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Are Lakers getting better, worse or just treading water?

April 03, 2012|By Mark Medina
  • Kobe Bryant holds his ear after getting hit by Golden State forward Jeremy Tyler on Sunday.
Kobe Bryant holds his ear after getting hit by Golden State forward Jeremy… (Lori Shepler / Associated…)

The benchings involving Kobe Bryant and Andrew Bynum last week garnered plenty of headlines. The numerous trade scenarios last month sparked the most anxiety leading to the March 15 deadline. The compacted schedule all season has contributed to the Lakers' never-ending concern regarding fatigue and injuries. But there's one huge area that has kept the Lakers unsettled for most of the season. The only thing the Lakers have shown consistently involves their inconsistent play.

The Lakers epitomized that last week as they not only struggled to keep up with the Western Conference's best team (Oklahoma City), but they struggled with the West's worst team (New Orleans) as well. Their 3-2 record last week featured the Lakers blowing double-digit leads in all of the games and then responding in differing fashion in maintaining them.

"We have to change the perception of teams believing they can come back on us due to our inconsistency," Lakers forward Pau Gasol said recently. "It takes discipline. It takes concentration. It takes valuing every play and doing the right play every time. You're going to make mistakes, but at least we can keep the level of intensity and execution on both ends."

The Lakers' results this season appear remarkably similar. In March, the Lakers' 11-6 record featured a 4-3 mark against teams above .500, a 7-3 record against teams below .500 and only two double-digit wins. In February, the Lakers' 8-5 mark featured a 4-4 record against teams above. 500, a 4-1 record against teams below .500 and two double-digit wins. And in January, the Lakers' 10-7 mark featured a 4-6 record against teams above. 500, 5-2 against teams below .500 and one double-digit win. From a results standpoint, it's not surprising the Lakers (33-20) trail Oklahoma City (40-13) and San Antonio (36-14) and hold a one-game lead over the Clippers (32-21) for third place in the West. The Lakers appear to be a solid team that beats opponents it should and has a mixed record among elite teams, although they've shown some improvement.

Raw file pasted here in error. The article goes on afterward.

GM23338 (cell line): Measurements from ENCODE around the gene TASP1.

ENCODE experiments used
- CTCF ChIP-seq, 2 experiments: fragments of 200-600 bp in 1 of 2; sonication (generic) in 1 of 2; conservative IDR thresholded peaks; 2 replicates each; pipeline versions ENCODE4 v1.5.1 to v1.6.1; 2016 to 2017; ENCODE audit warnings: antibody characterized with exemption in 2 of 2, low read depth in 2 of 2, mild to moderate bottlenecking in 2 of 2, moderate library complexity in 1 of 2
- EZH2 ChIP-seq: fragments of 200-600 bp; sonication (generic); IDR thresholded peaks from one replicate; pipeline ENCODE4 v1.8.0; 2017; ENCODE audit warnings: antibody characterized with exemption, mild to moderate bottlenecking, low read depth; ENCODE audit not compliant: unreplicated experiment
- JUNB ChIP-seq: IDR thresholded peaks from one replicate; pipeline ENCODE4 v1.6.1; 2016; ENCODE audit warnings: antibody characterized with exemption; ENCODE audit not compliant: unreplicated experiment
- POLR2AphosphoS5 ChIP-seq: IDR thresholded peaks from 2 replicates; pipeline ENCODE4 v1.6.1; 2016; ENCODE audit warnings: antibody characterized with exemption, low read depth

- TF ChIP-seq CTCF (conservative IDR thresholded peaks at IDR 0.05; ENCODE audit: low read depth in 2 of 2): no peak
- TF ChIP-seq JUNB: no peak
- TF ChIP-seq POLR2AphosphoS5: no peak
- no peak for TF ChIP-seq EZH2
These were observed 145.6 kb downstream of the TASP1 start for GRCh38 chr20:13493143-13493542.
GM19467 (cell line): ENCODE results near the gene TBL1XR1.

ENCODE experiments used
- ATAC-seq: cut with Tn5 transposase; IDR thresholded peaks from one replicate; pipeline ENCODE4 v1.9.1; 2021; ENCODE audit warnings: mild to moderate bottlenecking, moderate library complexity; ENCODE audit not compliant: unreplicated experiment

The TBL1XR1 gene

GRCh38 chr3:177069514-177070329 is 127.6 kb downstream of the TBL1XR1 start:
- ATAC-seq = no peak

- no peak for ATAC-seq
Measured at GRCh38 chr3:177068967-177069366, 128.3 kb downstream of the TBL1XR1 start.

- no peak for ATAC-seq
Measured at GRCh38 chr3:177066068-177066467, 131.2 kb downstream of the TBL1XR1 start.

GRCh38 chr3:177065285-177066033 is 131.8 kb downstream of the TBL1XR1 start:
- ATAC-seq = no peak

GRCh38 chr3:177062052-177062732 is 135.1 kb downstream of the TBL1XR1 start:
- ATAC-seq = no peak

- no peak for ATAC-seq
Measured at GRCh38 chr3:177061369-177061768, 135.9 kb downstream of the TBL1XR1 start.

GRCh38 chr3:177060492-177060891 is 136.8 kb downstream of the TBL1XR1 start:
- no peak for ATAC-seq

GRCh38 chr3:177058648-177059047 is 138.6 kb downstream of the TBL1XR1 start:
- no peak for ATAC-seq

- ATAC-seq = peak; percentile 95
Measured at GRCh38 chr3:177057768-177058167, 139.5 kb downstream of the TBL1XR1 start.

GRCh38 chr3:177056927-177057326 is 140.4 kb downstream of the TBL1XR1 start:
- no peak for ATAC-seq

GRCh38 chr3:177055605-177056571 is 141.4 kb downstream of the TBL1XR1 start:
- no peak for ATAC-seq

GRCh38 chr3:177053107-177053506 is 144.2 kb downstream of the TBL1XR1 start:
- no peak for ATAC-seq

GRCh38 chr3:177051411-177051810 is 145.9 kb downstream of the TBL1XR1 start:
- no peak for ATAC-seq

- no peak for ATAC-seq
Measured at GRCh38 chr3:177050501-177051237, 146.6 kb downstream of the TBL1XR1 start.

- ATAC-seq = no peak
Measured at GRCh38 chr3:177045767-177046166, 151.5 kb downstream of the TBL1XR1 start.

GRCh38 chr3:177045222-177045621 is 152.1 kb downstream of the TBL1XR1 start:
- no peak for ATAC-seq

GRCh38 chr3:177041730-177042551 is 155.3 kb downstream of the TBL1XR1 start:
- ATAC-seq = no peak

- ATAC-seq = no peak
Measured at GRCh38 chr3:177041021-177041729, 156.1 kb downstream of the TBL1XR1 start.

Yet what remains more troubling involves the Lakers' actual development, or lack thereof.

It's easy to trace why the Lakers' offense jumped from February to March in points per game (93.2, 100.7), field-goal percentage (43.8% , 46.3%) and assists (19.7, 22.8). That coincided with the Lakers' acquisition of Ramon Sessions, whom instantly bolstered the Lakers' backcourt with more speed, better pick-and-roll execution and more scoring support. During that process, however, the Lakers' defense took a back seat. In the past 10 games, the Lakers have shown drop-offs compared with their regular-season averages in points allowed (96.28, 99.3) and field-goal percentage allowed (42.9%, 45.4%). Coach Mike Brown has blamed that drop-off on the Lakers' effort level decreasing, while many players believe their better offensive execution has given them more margin for error not to remain as disciplined on defense.

Player improvement also appears mixed.

Bynum significantly improved from February to March in both points per game and shooting percentage (15.7 on 54.6% clip in Feb., 22.2 points on 63.9% clip in March). Forward Metta World Peace increased his scoring from February (5.0) to March (8.3), but you could argue that this was due to Coach Brown increasing his playing time from 24.8 minutes to 30.9 minutes per game. Meanwhile, World Peace's shooting percentage remained pretty similar in February (38.3%) and March (37.6%). Lastly, Matt Barnes' numbers from February and March jumped in points per game (6.5, 8.5) and field-goal percentage (42.3%, 48.2%), which points to his on-court chemistry with Sessions. Everyone else on the team, however, has either stayed relatively the same or dipped in performances.

The most glaring drop-offs point to Bryant and Steve Blake. After Bryant averaged 31.2 points on 45.5% in January, his numbers were down in February (26 points on 40.2% clip) and March (26.8 points on 38.7%). It's fair to wonder if the 38.6 minutes he's averaged has contributed to him shooting at his lowest since the 1997-98 season. After Blake averaged 7.3 points on 45.6% shooting in January, his numbers plummeted both in February (6.3% points at 38.3%) and March (2.8 points on 31% shooting). He came off a rib/sternum injury in mid January, and his confidence appeared to drop. Lastly, Gasol's points dipped from February (18.0) to March (16.6), though he improved his shooting from 48.9% to 50.9%. That coincides with Bynum taking a larger share of the offensive production.

Most of the Lakers' reserves unit showed their performances mostly hinged on playing time.

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